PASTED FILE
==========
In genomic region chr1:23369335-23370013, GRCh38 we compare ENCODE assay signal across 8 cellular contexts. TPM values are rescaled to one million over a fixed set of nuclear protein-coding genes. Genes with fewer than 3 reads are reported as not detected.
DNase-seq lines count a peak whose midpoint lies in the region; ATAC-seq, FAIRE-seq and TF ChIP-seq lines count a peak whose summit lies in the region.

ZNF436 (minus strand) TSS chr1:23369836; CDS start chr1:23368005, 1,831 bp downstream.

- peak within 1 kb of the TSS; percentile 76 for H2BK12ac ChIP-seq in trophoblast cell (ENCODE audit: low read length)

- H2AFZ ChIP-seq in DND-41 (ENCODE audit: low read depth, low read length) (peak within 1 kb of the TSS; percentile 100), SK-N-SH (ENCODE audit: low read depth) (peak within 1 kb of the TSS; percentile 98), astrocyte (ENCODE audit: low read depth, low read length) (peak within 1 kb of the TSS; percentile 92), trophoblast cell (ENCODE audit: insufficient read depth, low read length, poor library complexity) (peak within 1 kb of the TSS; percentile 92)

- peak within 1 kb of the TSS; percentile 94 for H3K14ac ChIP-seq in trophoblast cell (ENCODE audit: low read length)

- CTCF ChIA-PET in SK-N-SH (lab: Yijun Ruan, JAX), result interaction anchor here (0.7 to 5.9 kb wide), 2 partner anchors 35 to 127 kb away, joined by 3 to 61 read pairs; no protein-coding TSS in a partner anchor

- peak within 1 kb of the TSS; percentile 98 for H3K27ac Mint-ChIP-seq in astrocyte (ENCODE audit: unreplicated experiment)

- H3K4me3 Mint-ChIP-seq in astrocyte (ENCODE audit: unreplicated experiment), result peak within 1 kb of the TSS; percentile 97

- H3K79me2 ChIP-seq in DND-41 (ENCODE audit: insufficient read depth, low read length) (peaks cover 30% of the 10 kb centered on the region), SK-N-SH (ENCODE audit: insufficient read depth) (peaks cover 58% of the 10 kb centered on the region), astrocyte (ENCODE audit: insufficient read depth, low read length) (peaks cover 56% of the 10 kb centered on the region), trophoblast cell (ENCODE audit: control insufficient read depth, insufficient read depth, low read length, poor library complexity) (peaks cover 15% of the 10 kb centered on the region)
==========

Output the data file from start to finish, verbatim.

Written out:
In genomic region chr1:23369335-23370013, GRCh38 we compare ENCODE assay signal across 8 cellular contexts. TPM values are rescaled to one million over a fixed set of nuclear protein-coding genes. Genes with fewer than 3 reads are reported as not detected.
DNase-seq lines count a peak whose midpoint lies in the region; ATAC-seq, FAIRE-seq and TF ChIP-seq lines count a peak whose summit lies in the region.

ZNF436 (minus strand) TSS chr1:23369836; CDS start chr1:23368005, 1,831 bp downstream.

- peak within 1 kb of the TSS; percentile 76 for H2BK12ac ChIP-seq in trophoblast cell (ENCODE audit: low read length)

- H2AFZ ChIP-seq in DND-41 (ENCODE audit: low read depth, low read length) (peak within 1 kb of the TSS; percentile 100), SK-N-SH (ENCODE audit: low read depth) (peak within 1 kb of the TSS; percentile 98), astrocyte (ENCODE audit: low read depth, low read length) (peak within 1 kb of the TSS; percentile 92), trophoblast cell (ENCODE audit: insufficient read depth, low read length, poor library complexity) (peak within 1 kb of the TSS; percentile 92)

- peak within 1 kb of the TSS; percentile 94 for H3K14ac ChIP-seq in trophoblast cell (ENCODE audit: low read length)

- CTCF ChIA-PET in SK-N-SH (lab: Yijun Ruan, JAX), result interaction anchor here (0.7 to 5.9 kb wide), 2 partner anchors 35 to 127 kb away, joined by 3 to 61 read pairs; no protein-coding TSS in a partner anchor

- peak within 1 kb of the TSS; percentile 98 for H3K27ac Mint-ChIP-seq in astrocyte (ENCODE audit: unreplicated experiment)

- H3K4me3 Mint-ChIP-seq in astrocyte (ENCODE audit: unreplicated experiment), result peak within 1 kb of the TSS; percentile 97

- H3K79me2 ChIP-seq in DND-41 (ENCODE audit: insufficient read depth, low read length) (peaks cover 30% of the 10 kb centered on the region), SK-N-SH (ENCODE audit: insufficient read depth) (peaks cover 58% of the 10 kb centered on the region), astrocyte (ENCODE audit: insufficient read depth, low read length) (peaks cover 56% of the 10 kb centered on the region), trophoblast cell (ENCODE audit: control insufficient read depth, insufficient read depth, low read length, poor library complexity) (peaks cover 15% of the 10 kb centered on the region)